How Guilt and Resentment Can Fuel Your Anger

"A man that studieth revenge keeps his own wounds green."  - Francis Bacon

If you have been concerned about whether or not you have an issue with anger, the first step is to try to trace your triggers that are setting off such a strong emotional response.

One of the most common mistakes we make when assessing our anger issues is to feel as if external things are making us angry, when in fact anger is an internal process. Anger is usually a sign that something in your life needs to be worked on to get back in balance. It is often an indication that other emotions are at play, such as guilt and resentment.



Guilt usually results from a sense of having done something wrong, or falling short of someone else’s expectations. It could be something minor such as showing up late for a date or forgetting to buy a birthday gift. These situations can also lead to resentment - someone is expecting something from you and you hate feeling like you’ve let them down.

Parents can often make children feel guilty by not meeting their expectations, which can be spoken or unspoken but implied. This can trigger resentment as well, especially if you feel as though you are jumping through hoops to satisfy the other person but what you do is still never good enough.


No one likes to feel as if they are a failure. But the more pressure you put on yourself, the more stress you will feel. Most of us rarely perform our best when we are constantly under stress, overworked and not getting enough sleep. We might start to feel guilty that we are working so hard we neglect our family, but might feel trapped and resentful because we don’t know what else to do to make ends.

We might also resent our partner or even our kids if we feel they are taking us for granted or putting their own needs ahead of ours by constantly demanding things of us. The most obvious example is the person who works hard all week and wants to have a little bit of "me time" at the weekend, only to be presented with a to-do list.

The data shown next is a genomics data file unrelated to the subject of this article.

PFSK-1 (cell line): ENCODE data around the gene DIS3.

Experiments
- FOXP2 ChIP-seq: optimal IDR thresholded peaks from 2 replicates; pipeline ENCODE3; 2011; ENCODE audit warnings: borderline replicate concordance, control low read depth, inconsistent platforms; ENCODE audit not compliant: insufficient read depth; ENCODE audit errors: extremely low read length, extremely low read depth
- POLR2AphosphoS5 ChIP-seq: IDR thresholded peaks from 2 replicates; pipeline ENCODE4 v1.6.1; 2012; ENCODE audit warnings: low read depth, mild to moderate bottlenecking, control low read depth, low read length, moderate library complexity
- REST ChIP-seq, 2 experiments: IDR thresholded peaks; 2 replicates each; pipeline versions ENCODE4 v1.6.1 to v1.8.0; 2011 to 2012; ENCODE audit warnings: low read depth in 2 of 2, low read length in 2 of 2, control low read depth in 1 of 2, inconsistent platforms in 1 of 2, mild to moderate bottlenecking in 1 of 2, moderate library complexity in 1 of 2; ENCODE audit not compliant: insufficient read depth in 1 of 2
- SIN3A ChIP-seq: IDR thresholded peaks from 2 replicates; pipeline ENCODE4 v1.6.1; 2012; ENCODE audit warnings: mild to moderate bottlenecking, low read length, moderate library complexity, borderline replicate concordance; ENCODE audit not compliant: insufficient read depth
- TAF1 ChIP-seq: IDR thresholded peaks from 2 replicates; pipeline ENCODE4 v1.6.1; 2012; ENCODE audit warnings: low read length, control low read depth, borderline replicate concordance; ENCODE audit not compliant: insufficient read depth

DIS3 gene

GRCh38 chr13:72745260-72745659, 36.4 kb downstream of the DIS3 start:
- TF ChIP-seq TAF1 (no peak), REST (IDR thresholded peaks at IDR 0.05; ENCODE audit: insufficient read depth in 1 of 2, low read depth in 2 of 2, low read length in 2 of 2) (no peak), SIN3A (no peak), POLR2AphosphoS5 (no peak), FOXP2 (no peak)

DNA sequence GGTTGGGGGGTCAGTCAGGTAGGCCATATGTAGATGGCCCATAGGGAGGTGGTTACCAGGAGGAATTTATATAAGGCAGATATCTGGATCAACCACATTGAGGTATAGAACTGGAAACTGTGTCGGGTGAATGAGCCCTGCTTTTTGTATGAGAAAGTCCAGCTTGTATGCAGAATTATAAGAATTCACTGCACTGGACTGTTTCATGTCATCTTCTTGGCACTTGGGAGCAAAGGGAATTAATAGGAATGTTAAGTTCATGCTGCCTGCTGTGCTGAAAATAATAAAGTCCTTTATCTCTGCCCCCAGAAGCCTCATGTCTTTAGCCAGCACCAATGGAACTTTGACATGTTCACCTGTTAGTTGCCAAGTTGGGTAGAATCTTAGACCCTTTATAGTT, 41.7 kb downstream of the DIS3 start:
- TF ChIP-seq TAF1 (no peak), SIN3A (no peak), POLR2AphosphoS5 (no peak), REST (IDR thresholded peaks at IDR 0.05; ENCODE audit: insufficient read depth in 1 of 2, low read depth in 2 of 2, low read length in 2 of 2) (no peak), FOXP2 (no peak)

If they don’t do the items on the list and they are asked when they are likely to get done, this can be interpreted as "nagging" by the person who feels guilty about letting the other person down. The "nagging" can lead to resentment. This in turn can lead to arguments, which will often blow up over small things, and be out of all proportion to what the issue might be.

Secrets and Lies

One of the most common reasons for divorce has been cited as money problems. Many people equate their worth as human beings with the job they do or how much money they earn. They don’t like to admit to their partner that they might be having money issues or might not be earning as much as the other person thinks. Some people will even keep their disastrous financial past a secret - until it is too late. The couple eagerly applies for a mortgage to buy their dream home, only to get rejected due to one or both of them having a murky financial past.

The blame game never works; it just fuels more anger and resentment. One of the best ways to deal with anger is to cut the roots that allow it to grow. This means living more authentically and honestly, connecting with your feelings, both positive and negative, without trying to run away from them or suppress them. Once you start to do this, you will definitely notice a difference in your level of anger.